Compared with email, business communication tool Slack lacks one very obvious feature: it doesn't allow users from different organizations to communicate with each other.
And despite requests from customers, that's not going to change, said Slack CEO Stewart Butterfield. At MIT Technology Review's EmTech Digital Conference in San Francisco Tuesday, he explained why he's not interested in expanding Slack to be a consumer product like Gmail or Skype.
Slack, a chat and collaboration app that archives conversations -- and has been described as the startup looking to kill email -- has raised $160 million and is valued at $2.8 billion. According to Butterfield, 750,000 people use the app each day.
"I don't have a problem with email in general. Email is a great tool and has the advantage of being the most common denominator and very easily able to cross organizational boundaries," he said.
However, to enable cross-barrier communication in Slack would come at a big loss to productivity, Butterfield believes.
"When you open your email, it's this incredible amount of context that goes on because it's friends, it's family, it's people you used to work with, people you work with," Butterfield said. "Having all of that in one queue is very difficult to manage."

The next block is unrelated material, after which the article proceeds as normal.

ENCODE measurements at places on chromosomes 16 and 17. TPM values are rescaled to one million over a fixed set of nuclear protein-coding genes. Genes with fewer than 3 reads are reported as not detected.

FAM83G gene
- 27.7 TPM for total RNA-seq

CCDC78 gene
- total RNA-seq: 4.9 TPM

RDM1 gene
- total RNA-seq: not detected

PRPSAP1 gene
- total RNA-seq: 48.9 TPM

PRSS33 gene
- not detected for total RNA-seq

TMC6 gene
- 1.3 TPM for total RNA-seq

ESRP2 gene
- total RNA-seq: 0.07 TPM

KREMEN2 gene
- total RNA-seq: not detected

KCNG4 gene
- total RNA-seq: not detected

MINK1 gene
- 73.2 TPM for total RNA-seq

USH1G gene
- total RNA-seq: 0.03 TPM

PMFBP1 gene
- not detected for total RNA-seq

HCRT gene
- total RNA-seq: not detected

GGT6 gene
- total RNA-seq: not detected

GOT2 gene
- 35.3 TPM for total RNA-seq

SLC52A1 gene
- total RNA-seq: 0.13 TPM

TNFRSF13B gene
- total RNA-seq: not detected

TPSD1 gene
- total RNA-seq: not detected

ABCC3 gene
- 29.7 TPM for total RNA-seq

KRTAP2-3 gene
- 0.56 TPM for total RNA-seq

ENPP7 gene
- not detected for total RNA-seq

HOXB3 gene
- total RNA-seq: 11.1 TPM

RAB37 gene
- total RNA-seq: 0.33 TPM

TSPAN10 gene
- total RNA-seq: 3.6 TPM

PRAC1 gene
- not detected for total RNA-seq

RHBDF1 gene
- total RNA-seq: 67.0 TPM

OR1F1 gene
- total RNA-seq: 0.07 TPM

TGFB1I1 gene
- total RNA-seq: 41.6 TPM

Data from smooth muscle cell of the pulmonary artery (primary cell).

Which is why those kinds of messages should remain in your inbox and not in Slack.
Butterfield, who co-founded photo sharing site Flickr in 2005, also explained his personal reasons for wanting to keep the app B2B-focused (though it's also used by communities, such as students, for example). When working with businesses, customer support issues are mostly straightforward and revolve around IT fixes. That's not the case in the world of consumer products, Butterfield said.
"When we were running Flickr support cases would be: my ex-boyfriend is a psychopath. I have a restraining order you have to prevent him from contacting me," Butterfield recalled. He said he'd like to avoid being responsible for those kinds of requests this time around.
"Because on the consumer end you get that. You get spam, you get phishing," he said. "You're confronted with the horrible side of humanity. I'm done doing that."